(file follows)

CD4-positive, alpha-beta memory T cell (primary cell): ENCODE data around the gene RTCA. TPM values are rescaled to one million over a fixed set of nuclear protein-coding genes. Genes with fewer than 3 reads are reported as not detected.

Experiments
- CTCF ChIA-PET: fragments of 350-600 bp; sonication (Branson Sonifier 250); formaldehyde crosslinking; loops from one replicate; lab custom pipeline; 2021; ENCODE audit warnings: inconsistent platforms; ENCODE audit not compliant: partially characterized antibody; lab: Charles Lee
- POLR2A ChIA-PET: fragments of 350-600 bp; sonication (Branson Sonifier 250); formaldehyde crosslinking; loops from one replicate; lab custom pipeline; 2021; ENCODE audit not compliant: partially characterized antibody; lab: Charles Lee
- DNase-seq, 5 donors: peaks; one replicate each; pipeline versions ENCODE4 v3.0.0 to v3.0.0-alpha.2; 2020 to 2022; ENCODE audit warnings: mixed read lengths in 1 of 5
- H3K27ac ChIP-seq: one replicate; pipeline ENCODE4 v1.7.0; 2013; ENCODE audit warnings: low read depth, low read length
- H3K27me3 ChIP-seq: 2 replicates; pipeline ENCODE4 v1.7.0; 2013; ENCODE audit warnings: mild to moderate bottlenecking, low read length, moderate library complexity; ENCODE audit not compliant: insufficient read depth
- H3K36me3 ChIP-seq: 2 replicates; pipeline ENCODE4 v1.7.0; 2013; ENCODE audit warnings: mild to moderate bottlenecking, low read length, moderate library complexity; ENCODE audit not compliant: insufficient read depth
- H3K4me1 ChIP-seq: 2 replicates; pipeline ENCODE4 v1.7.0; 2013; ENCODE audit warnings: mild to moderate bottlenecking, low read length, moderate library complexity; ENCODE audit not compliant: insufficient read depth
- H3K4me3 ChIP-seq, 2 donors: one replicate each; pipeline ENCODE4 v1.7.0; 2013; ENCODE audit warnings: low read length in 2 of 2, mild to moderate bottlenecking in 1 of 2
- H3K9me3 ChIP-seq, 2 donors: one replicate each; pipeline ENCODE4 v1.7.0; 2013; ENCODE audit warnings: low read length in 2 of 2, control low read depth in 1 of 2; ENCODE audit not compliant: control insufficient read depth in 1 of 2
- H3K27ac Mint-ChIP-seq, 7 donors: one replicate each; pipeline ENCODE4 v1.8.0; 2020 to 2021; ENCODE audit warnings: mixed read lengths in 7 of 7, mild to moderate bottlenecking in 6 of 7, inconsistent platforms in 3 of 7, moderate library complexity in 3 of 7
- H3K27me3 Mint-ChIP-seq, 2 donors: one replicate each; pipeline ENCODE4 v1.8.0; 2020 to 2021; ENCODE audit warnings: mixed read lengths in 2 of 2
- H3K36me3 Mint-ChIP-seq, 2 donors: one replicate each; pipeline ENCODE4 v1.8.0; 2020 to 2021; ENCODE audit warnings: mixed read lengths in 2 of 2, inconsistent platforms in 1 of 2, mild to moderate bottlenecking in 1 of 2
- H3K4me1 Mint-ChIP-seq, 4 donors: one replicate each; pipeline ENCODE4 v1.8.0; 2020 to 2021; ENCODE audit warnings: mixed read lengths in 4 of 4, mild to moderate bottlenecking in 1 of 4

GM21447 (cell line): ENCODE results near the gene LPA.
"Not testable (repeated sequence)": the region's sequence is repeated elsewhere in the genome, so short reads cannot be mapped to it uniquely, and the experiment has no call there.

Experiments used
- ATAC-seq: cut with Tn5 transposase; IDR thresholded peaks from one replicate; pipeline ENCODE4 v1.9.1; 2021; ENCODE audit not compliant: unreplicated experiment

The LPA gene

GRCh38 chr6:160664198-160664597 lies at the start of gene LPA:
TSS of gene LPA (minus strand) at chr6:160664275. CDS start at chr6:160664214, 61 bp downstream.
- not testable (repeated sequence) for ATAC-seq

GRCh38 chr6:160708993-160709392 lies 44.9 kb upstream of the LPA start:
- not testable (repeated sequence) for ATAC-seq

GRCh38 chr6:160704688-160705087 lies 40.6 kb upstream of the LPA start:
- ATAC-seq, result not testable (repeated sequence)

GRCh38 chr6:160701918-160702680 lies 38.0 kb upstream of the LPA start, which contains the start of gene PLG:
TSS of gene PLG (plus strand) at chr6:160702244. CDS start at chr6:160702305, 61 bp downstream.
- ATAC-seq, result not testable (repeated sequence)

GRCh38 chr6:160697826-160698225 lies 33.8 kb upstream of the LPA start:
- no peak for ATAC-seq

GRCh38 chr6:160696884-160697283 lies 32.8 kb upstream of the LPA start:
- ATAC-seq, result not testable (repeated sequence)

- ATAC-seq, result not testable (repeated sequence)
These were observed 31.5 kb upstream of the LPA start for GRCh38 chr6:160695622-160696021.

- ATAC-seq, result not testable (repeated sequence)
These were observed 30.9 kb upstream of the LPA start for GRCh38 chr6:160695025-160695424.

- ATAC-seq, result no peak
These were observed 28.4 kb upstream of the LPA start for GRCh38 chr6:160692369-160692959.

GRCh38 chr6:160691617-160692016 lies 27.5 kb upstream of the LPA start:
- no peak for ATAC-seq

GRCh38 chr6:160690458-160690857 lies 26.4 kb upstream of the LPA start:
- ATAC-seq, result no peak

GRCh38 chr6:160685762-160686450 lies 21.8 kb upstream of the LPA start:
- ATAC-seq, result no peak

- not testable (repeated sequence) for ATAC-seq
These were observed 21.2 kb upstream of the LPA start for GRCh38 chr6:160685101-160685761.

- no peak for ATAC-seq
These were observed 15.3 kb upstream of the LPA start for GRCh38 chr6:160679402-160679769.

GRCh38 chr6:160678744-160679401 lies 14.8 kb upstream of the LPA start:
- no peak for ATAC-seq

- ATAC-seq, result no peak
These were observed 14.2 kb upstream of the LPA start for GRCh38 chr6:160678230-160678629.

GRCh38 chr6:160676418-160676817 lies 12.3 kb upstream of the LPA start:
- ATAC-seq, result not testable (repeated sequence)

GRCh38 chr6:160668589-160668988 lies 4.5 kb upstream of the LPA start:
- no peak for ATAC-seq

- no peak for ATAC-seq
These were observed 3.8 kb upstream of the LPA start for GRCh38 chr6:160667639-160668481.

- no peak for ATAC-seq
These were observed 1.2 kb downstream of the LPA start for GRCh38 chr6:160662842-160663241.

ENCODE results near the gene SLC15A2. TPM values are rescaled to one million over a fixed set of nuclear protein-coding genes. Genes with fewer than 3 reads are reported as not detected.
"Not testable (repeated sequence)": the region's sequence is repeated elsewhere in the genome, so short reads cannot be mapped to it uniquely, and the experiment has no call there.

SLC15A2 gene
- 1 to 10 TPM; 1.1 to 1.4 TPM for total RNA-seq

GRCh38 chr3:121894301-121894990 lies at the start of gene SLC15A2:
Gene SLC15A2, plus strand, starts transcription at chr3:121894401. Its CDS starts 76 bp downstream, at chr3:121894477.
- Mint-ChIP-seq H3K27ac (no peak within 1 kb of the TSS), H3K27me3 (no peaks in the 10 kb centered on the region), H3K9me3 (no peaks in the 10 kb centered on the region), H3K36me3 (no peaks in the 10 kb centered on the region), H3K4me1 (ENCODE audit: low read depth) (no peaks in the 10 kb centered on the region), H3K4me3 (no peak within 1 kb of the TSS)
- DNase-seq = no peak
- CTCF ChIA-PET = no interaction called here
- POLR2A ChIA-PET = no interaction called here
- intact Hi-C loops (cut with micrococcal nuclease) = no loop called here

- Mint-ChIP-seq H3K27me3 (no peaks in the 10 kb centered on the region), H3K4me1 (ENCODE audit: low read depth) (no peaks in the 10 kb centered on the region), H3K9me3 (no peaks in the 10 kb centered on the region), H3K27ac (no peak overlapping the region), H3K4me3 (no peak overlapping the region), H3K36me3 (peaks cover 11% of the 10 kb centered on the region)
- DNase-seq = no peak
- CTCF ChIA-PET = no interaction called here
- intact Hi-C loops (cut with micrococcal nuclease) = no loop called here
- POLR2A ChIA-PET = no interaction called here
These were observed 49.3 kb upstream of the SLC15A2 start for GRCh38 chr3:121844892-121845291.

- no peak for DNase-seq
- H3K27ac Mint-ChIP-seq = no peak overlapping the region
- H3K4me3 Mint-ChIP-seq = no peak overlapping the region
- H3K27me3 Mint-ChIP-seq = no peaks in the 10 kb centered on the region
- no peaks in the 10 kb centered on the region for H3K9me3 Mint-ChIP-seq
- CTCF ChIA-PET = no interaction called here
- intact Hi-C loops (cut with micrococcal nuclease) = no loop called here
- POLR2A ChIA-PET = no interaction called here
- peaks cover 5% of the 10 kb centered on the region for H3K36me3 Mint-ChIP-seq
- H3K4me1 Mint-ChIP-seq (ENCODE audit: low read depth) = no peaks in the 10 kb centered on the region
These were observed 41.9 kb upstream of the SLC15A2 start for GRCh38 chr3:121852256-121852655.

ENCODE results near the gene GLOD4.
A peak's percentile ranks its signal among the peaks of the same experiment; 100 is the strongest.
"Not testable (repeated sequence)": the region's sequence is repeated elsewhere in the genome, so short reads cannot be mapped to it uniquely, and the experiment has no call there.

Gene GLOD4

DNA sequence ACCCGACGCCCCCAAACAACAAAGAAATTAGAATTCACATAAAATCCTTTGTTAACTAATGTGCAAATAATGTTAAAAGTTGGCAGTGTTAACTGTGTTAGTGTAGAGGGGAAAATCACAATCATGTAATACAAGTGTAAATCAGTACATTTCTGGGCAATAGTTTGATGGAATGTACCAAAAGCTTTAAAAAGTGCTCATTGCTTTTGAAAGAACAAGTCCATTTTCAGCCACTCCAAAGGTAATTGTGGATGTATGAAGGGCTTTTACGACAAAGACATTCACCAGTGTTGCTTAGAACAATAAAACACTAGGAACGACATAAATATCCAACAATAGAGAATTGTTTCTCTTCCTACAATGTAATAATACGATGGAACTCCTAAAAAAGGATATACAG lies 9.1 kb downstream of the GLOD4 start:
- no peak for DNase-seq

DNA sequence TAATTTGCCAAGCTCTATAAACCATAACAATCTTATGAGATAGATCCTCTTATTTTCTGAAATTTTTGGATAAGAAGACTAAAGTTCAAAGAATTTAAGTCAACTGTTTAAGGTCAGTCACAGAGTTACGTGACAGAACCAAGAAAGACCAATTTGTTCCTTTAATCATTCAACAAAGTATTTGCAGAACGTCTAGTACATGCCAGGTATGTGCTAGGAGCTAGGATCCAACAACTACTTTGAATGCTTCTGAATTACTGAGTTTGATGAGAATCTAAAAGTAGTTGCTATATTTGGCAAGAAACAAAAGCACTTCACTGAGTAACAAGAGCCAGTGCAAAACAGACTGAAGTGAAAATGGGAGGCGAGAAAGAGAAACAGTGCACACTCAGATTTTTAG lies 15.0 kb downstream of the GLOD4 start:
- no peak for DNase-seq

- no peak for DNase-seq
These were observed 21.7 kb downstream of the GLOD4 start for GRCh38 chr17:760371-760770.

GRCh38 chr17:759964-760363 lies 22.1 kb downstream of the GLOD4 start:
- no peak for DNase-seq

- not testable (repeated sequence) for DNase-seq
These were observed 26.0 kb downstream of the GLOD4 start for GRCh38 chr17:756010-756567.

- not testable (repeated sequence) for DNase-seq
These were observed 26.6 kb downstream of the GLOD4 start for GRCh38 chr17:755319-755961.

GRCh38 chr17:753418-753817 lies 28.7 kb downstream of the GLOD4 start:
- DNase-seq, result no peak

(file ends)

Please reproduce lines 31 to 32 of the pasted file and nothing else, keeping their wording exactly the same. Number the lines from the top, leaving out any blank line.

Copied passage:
GRCh38 chr6:160697826-160698225 lies 33.8 kb upstream of the LPA start:
- no peak for ATAC-seq